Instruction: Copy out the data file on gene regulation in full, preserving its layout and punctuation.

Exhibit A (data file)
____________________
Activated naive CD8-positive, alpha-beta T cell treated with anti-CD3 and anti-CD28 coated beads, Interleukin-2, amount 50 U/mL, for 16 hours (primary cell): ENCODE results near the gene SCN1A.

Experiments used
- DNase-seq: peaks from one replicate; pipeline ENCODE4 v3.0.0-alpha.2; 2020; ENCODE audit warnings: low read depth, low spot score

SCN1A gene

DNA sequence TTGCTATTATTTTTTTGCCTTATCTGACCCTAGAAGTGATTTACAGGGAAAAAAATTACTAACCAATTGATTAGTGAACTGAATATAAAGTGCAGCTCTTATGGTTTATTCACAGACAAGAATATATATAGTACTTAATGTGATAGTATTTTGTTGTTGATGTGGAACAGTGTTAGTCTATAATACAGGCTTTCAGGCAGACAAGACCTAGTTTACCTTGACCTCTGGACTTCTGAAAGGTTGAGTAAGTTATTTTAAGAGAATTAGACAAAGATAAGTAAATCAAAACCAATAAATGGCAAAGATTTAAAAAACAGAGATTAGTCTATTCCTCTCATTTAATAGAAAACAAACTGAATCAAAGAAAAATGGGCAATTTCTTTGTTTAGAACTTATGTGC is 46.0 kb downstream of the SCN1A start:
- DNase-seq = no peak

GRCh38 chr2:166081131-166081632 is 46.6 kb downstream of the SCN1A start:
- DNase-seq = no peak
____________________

Activated naive CD8-positive, alpha-beta T cell treated with anti-CD3 and anti-CD28 coated beads, Interleukin-2, amount 50 U/mL, for 16 hours (primary cell): ENCODE results near the gene SCN1A.

Experiments used
- DNase-seq: peaks from one replicate; pipeline ENCODE4 v3.0.0-alpha.2; 2020; ENCODE audit warnings: low read depth, low spot score

SCN1A gene

DNA sequence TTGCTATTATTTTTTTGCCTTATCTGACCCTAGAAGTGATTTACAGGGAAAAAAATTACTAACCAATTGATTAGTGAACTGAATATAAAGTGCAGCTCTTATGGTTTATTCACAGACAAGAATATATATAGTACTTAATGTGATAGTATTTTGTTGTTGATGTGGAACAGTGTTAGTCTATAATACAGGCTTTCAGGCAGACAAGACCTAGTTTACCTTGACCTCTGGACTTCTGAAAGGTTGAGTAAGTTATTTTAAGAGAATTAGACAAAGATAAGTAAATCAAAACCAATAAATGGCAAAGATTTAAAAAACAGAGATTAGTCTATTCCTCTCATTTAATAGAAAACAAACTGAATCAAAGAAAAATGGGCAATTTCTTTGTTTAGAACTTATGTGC is 46.0 kb downstream of the SCN1A start:
- DNase-seq = no peak

GRCh38 chr2:166081131-166081632 is 46.6 kb downstream of the SCN1A start:
- DNase-seq = no peak